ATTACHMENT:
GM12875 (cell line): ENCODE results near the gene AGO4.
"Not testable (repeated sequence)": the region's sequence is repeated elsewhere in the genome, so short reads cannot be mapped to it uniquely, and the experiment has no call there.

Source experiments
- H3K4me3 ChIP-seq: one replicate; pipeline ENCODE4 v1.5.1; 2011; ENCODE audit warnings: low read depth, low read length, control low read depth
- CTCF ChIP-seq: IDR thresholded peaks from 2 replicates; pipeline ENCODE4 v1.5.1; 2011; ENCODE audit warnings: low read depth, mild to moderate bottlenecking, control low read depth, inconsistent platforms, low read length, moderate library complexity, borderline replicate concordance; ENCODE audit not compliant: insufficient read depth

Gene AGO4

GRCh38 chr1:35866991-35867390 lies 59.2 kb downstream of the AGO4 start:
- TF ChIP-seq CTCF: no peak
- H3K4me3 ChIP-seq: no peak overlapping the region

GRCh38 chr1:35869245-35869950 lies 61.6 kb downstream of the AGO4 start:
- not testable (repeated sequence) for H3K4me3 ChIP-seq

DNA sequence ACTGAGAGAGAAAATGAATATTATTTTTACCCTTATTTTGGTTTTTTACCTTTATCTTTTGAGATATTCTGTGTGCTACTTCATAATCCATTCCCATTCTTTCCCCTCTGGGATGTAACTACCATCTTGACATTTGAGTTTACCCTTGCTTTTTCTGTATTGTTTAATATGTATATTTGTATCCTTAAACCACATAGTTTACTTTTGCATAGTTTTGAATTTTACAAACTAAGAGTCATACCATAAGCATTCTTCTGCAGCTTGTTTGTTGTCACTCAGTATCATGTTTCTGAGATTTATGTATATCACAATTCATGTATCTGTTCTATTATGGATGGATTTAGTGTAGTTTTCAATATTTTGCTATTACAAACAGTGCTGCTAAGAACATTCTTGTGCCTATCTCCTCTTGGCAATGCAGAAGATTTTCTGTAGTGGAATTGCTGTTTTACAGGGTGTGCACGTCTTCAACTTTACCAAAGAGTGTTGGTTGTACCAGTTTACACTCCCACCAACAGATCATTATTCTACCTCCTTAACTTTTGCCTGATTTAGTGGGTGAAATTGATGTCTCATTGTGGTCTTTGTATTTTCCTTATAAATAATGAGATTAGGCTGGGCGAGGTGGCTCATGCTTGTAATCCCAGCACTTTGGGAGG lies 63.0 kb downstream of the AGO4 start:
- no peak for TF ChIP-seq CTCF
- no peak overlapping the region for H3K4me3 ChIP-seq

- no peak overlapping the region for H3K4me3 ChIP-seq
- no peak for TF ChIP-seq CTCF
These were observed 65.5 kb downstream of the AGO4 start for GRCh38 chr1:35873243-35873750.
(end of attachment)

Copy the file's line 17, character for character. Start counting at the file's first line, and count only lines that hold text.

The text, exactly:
These were observed 65.5 kb downstream of the AGO4 start for GRCh38 chr1:35873243-35873750.